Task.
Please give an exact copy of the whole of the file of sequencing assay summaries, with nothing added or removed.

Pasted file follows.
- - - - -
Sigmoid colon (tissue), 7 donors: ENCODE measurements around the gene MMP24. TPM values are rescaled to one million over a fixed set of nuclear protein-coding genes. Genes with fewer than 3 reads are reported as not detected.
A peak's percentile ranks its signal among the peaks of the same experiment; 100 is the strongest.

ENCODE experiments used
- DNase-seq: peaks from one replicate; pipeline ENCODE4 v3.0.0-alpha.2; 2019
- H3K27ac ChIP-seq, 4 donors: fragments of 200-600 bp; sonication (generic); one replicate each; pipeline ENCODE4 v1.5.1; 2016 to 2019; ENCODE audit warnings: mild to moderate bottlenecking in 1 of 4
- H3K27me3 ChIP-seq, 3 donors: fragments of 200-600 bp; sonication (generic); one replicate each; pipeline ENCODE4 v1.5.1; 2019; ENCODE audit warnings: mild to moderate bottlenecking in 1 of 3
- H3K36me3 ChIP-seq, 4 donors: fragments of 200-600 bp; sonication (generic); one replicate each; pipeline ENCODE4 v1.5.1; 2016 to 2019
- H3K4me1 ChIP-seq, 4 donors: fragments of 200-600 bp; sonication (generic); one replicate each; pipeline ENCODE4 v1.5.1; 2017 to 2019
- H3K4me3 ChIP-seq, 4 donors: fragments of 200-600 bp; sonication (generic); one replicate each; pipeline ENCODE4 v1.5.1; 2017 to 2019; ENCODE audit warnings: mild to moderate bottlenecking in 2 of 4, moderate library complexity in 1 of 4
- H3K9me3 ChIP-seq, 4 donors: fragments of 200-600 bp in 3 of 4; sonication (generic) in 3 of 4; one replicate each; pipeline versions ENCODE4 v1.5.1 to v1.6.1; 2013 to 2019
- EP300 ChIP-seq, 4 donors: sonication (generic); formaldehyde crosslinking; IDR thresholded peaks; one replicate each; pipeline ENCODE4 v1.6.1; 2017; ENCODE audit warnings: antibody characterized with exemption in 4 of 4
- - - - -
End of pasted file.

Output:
Sigmoid colon (tissue), 7 donors: ENCODE measurements around the gene MMP24. TPM values are rescaled to one million over a fixed set of nuclear protein-coding genes. Genes with fewer than 3 reads are reported as not detected.
A peak's percentile ranks its signal among the peaks of the same experiment; 100 is the strongest.

ENCODE experiments used
- DNase-seq: peaks from one replicate; pipeline ENCODE4 v3.0.0-alpha.2; 2019
- H3K27ac ChIP-seq, 4 donors: fragments of 200-600 bp; sonication (generic); one replicate each; pipeline ENCODE4 v1.5.1; 2016 to 2019; ENCODE audit warnings: mild to moderate bottlenecking in 1 of 4
- H3K27me3 ChIP-seq, 3 donors: fragments of 200-600 bp; sonication (generic); one replicate each; pipeline ENCODE4 v1.5.1; 2019; ENCODE audit warnings: mild to moderate bottlenecking in 1 of 3
- H3K36me3 ChIP-seq, 4 donors: fragments of 200-600 bp; sonication (generic); one replicate each; pipeline ENCODE4 v1.5.1; 2016 to 2019
- H3K4me1 ChIP-seq, 4 donors: fragments of 200-600 bp; sonication (generic); one replicate each; pipeline ENCODE4 v1.5.1; 2017 to 2019
- H3K4me3 ChIP-seq, 4 donors: fragments of 200-600 bp; sonication (generic); one replicate each; pipeline ENCODE4 v1.5.1; 2017 to 2019; ENCODE audit warnings: mild to moderate bottlenecking in 2 of 4, moderate library complexity in 1 of 4
- H3K9me3 ChIP-seq, 4 donors: fragments of 200-600 bp in 3 of 4; sonication (generic) in 3 of 4; one replicate each; pipeline versions ENCODE4 v1.5.1 to v1.6.1; 2013 to 2019
- EP300 ChIP-seq, 4 donors: sonication (generic); formaldehyde crosslinking; IDR thresholded peaks; one replicate each; pipeline ENCODE4 v1.6.1; 2017; ENCODE audit warnings: antibody characterized with exemption in 4 of 4